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Tuesday, April 19, 2016

WARLORD shakes things up (1974)

British comics based around one theme were nothing new but in the 1970s they began to proliferate. IPC's all-football comic Scorcher proved popular for a few years, but comics in general were looking dated and tired. In 1974 came a weekly that would give the industry the kick up the pants it needed. Published by D.C. Thomson on Wednesday 25th September 1974, Warlord No.1 blasted onto the stands.

British comics at the time looked quite refined in comparison to Warlord's dynamic cover. Its logo looked like it was daubed in blood, the colour palette was condensed to bold orange-reds and yellow (the colour of fire) and it featured one single figure, gun blazing, charging towards the reader. The side banner used three key phrases in cover design: "No.1", "NEW", and "FREE" all boldly set to be noticed halfway across a shop. How could any young lad resist this comic? 

Inside, even the editorial page looked exciting with "ACTION" the remit of the comic. 
The story pages had a radical design too, for a British comic. Usually in those days, there'd be a banner or boxed in header and around eight panels on a page. Warlord's strips used big splash panels and huge logos that yelled out to the readers. Design wise, this was a loud comic, befitting a war weekly. 
The strips played up the action angle too, although by and large they retained many of the traditional and pro-establishment approaches to comics such as the more staid Victor. There was also an element of familiarity by using some long-established D.C. Thomson characters such as Braddock and The Wolf of Kabul, but that was a sensible move on D.C. Thomson's part.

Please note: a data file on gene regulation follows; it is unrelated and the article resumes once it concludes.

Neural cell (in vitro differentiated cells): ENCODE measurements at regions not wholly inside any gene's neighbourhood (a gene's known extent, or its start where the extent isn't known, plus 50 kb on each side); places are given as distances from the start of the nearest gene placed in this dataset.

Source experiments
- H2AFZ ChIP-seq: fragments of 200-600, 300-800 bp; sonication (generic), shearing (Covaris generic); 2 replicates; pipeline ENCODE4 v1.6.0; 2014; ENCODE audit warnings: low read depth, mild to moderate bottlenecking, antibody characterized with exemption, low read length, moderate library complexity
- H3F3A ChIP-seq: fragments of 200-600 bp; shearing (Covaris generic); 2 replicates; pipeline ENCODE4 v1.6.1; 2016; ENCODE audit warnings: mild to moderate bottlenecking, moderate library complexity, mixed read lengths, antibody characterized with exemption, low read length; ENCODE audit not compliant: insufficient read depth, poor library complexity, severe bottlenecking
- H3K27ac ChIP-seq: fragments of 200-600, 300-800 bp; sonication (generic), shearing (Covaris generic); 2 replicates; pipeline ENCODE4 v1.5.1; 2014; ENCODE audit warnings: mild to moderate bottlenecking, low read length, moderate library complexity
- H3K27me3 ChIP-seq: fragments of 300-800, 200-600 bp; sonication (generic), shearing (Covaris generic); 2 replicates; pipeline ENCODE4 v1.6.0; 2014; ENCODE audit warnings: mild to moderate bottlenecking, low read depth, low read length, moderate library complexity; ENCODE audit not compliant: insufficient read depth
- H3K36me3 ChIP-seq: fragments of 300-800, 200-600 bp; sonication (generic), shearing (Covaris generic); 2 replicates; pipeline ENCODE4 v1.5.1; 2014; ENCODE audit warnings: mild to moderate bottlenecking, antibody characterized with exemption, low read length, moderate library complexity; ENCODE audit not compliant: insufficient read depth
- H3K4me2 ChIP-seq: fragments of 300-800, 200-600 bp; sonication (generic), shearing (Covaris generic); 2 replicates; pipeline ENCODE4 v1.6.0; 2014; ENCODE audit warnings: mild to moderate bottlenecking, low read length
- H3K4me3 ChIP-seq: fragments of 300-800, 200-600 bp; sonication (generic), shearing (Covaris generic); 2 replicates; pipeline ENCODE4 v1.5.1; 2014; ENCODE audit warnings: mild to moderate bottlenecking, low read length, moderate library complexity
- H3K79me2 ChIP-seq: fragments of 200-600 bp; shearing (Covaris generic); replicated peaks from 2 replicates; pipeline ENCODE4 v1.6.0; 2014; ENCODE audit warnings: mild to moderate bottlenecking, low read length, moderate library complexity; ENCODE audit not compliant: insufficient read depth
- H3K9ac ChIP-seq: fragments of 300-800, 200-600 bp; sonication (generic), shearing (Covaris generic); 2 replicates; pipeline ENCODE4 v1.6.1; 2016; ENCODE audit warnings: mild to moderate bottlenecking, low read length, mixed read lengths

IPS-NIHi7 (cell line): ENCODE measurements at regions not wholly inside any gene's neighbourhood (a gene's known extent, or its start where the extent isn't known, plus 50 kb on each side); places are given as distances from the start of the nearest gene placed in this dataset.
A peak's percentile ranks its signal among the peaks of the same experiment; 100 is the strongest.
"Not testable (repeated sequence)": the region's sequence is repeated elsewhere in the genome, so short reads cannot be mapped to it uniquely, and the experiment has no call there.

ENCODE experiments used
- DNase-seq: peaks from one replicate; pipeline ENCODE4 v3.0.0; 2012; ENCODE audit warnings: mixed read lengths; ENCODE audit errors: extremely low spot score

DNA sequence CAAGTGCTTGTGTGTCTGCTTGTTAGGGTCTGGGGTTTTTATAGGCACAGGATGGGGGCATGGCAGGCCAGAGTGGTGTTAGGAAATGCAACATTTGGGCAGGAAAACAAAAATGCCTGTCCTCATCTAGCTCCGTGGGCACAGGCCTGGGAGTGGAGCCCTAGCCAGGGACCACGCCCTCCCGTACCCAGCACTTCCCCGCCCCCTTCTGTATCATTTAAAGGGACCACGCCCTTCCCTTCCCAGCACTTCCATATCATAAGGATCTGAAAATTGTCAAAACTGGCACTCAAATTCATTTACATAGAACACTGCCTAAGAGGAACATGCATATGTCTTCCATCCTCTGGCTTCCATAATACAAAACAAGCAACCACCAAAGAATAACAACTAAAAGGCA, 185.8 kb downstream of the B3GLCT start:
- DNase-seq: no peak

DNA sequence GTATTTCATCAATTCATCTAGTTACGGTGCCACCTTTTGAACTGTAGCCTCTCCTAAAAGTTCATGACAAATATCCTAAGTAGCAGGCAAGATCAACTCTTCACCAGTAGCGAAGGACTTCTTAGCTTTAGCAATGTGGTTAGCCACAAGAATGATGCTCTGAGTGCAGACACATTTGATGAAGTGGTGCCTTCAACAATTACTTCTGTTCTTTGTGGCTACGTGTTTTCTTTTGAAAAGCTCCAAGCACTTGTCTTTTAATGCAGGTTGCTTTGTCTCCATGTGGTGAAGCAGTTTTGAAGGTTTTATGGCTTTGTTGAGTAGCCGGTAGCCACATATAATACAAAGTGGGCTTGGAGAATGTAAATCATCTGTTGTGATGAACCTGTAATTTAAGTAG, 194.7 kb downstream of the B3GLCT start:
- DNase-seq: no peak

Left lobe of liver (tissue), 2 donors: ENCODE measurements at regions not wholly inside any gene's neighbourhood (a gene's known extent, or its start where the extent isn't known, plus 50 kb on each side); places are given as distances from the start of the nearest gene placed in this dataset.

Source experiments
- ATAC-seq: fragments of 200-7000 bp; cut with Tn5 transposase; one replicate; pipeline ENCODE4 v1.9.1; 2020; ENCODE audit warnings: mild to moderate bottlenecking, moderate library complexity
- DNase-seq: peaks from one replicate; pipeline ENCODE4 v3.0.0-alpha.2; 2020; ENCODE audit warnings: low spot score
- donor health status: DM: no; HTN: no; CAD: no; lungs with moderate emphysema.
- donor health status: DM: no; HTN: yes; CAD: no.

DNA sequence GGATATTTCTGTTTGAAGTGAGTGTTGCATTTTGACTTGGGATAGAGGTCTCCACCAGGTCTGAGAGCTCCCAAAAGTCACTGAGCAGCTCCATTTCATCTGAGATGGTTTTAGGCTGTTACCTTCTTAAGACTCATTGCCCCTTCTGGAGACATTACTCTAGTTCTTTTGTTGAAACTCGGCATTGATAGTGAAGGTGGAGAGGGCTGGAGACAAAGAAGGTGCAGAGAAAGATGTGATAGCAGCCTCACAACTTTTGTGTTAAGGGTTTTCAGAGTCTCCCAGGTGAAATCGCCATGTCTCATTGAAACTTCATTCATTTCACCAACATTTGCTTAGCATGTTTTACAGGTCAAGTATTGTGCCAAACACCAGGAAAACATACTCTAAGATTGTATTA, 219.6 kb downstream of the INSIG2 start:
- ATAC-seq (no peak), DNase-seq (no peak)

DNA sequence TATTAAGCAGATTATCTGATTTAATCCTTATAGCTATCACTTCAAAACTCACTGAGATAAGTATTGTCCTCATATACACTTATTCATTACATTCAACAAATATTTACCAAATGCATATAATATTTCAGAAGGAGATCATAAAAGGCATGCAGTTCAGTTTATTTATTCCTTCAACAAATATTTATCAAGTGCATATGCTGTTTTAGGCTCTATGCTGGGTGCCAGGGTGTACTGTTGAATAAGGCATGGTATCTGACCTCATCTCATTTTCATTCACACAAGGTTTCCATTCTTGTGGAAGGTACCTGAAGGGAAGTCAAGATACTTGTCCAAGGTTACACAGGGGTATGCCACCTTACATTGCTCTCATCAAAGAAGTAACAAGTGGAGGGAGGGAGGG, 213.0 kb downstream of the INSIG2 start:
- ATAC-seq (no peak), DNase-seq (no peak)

The main strip was Code Name: Warlord, often running to eight pages, and given nine pages for his debut episode. Lord Peter Flint was the Warlord, so not exactly someone for working class kids to relate to but he still proved popular. 
Warlord's impact on the UK comics industry was just what it needed. It inspired IPC to commission Pat Mills and John Wagner to create a rival comic, - Battle Picture Weekly (see here) which in turn led to the gritty Action, and then 2000AD. The latter's influence on comics and movies has been immense. 

As a bonus, here are the front and back covers of issues 2 to 4. D.C. Thomson's designers were the masters of the compelling house ad...


dementeddad said...

The amazing thing is that the tank that featured on the editorial page was the only piece of Ian Kennedy's work to grace the pages of the early issues.

Just found out last night that the Braddock artist, Keith Shone is still going. He is painting beautiful pastels in the wilds of Wales.

I fully understand what you mean about the action covers, but the amazing thing is that none of the front covers you posted are the work of Jeff Bevan. Now he did know how to do a dynamic cover as you can see from his work on the Then And Now page.

Nice article Lew

Lew Stringer said...

Thanks. Yes, I think Warlord's covers became even more dynamic when Jeff Bevan did them later. I must admit I've never been a fan of war comics but I do appreciate the importance of Warlord and Battle in their part in comics history.

Wil Overton said...

I don't have many free gifts from days gone by but I do still have my Warlord medals!

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